• “I LOVE this book. A surefire way to get a headache is to try to provide evidence-based care using empirically supported treatments for DSM syndromes while also attending to the evidence-based processes described in the basic science literature that appear to account for the struggles of the individual I’m caring for right now. This book addresses that dilemma, offering creative ideas for a unified science of psychopathology, its classification, and its treatment.”
    —Jacqueline B. Persons, PhD, director of the Oakland Cognitive Behavior Therapy Center; clinical professor in the department of psychology at the University of California, Berkeley; and author of The Case Formulation Approach to Cognitive-Behavior Therapy

  • “The DSM-based approach is unlikely to create a better understanding of, or more effective treatments for, mental health problems. Hayes and Hofmann offer a path forward. Open to various therapeutic traditions, based in science, and sensitive to client individuality, this book lays out multiple exemplars of understanding and treating mental health concerns based on the processes that create and maintain the problems—rather than the categories that describe them. This is a thought-provoking book that should be on the shelves of all clinicians and clinical researchers.”
    —Douglas W. Woods, PhD, dean of the Graduate School, and professor of psychology at Marquette University

  • “This impressive volume is a genuine advance in our efforts to understand psychological dysfunction. Hayes, Hofmann, and their contributing authors present exciting alternatives to traditional categorical diagnosis à la DSM and ICD—drawing from research that spans neuroscience, learning, coping, and culture. These new ideas can enrich the search for mechanisms that underlie psychopathology, guiding identification of treatment targets and the construction of principle-guided, individually tailored interventions.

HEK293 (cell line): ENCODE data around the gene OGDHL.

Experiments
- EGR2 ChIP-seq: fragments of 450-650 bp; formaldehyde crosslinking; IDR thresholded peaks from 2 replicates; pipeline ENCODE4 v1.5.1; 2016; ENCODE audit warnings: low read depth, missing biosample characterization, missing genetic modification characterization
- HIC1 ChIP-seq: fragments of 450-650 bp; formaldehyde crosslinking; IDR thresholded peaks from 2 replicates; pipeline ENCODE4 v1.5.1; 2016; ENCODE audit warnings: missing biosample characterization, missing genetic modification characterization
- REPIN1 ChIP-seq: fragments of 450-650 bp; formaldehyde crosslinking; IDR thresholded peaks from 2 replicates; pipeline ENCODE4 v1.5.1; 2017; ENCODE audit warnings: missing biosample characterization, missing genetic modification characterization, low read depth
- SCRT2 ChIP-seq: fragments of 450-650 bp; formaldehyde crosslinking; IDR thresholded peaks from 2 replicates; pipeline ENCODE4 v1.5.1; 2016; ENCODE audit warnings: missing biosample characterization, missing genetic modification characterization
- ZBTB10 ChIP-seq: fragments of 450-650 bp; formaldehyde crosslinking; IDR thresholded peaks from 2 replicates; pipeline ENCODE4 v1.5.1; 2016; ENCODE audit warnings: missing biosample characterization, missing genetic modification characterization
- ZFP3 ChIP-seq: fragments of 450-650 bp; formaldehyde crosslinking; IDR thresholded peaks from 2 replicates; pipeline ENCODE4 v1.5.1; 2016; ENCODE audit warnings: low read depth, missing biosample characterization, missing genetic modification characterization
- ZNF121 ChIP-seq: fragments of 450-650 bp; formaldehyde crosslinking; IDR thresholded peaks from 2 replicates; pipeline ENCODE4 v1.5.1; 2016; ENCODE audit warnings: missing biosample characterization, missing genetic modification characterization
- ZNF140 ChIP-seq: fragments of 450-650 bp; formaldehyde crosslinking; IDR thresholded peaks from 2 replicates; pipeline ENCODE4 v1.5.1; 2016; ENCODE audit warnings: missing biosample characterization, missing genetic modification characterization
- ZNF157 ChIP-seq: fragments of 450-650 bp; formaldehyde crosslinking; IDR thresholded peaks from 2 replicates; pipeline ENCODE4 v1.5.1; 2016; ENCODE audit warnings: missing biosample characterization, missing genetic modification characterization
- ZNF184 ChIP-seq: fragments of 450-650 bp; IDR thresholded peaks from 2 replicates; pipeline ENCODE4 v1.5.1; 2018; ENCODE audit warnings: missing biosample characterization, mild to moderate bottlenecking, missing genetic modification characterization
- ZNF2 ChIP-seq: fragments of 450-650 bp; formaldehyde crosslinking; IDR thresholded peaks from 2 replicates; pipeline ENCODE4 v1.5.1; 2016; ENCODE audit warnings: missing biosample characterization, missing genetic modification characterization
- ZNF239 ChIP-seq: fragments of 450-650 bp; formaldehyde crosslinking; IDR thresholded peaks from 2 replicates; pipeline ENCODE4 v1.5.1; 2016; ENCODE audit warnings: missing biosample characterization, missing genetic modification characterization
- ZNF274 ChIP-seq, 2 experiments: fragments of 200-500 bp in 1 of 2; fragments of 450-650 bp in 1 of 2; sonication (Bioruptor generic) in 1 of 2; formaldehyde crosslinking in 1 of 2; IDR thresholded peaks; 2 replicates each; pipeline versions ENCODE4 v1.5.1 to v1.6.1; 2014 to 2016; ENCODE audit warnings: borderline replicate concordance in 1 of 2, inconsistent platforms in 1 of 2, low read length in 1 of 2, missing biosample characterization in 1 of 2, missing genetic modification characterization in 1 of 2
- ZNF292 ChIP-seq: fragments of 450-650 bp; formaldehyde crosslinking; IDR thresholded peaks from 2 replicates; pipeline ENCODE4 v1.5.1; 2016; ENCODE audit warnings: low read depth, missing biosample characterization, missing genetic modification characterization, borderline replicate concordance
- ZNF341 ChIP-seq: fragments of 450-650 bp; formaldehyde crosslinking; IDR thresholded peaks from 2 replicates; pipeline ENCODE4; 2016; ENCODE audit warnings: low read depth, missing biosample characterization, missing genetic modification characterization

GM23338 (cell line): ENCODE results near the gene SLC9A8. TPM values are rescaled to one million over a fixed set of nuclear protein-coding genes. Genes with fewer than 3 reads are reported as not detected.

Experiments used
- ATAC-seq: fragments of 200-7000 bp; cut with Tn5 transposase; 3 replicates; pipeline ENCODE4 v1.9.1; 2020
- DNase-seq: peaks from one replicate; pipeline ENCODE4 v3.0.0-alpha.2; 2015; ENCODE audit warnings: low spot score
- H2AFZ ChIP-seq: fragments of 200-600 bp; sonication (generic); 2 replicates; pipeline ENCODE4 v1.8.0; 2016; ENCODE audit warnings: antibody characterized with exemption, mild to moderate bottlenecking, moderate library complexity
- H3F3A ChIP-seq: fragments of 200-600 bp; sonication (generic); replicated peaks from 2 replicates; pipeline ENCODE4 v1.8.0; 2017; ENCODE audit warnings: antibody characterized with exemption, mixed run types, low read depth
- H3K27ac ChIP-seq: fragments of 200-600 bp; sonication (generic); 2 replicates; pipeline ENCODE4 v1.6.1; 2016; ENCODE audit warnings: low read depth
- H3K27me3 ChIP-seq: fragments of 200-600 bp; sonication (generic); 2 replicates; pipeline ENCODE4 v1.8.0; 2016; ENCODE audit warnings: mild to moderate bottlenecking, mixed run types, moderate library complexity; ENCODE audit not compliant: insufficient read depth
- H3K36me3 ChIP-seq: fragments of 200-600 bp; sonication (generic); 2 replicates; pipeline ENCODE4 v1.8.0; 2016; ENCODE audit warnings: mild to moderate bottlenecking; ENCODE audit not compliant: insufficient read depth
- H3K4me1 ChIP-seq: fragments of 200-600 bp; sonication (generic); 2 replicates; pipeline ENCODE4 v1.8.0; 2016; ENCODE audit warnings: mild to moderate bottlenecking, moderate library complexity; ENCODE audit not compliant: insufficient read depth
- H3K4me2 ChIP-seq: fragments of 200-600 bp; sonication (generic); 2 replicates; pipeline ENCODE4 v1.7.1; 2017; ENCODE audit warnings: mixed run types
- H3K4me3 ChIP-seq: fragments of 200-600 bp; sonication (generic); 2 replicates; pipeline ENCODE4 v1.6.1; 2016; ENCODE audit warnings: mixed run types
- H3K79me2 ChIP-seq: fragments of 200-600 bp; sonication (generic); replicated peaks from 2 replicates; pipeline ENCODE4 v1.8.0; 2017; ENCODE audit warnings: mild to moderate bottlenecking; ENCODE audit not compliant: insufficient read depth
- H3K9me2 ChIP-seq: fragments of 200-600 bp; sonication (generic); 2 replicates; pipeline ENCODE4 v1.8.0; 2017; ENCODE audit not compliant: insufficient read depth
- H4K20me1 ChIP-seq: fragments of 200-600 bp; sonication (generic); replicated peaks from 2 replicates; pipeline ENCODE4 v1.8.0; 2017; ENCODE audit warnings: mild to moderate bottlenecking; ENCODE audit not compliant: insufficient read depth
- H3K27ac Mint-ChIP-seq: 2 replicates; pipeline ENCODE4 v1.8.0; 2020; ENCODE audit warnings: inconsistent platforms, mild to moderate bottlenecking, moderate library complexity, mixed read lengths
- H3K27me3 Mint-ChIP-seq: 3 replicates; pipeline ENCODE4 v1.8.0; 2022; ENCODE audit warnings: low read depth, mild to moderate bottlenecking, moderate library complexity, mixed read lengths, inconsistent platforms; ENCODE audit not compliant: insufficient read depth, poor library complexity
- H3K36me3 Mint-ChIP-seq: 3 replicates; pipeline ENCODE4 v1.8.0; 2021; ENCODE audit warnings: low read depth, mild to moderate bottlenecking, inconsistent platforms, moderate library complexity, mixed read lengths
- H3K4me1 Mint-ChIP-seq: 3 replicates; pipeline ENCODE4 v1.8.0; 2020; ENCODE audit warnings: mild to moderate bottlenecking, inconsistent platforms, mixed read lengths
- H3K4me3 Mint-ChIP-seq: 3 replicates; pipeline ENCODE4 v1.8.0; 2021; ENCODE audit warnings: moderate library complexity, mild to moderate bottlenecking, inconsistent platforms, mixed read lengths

—John R. Weisz, PhD, ABPP, is professor of psychology at Harvard University, and director of the Harvard Lab for Youth Mental Health, specializing in developing and testing transdiagnostic interventions for young people

  • “One would certainly expect Hayes and Hofmann to provide a thoughtful and integrative compendium on process-based approaches to assessing, diagnosing, and treating psychological problems. In this edited volume, they assemble cutting-edge thought leaders to effectively deliver on this expectation. Chapters provide a depth and breadth of focus that is detailed yet easy to consume, laying a solid foundation from which researchers and practitioners of various theoretical orientations can better understand and help shape a process-based future for psychotherapy.”
    —Gordon J. G. Asmundson, PhD, professor of psychology at the University of Regina, development editor for Clinical Psychology Review, and editor in chief of Journal of Anxiety Disorders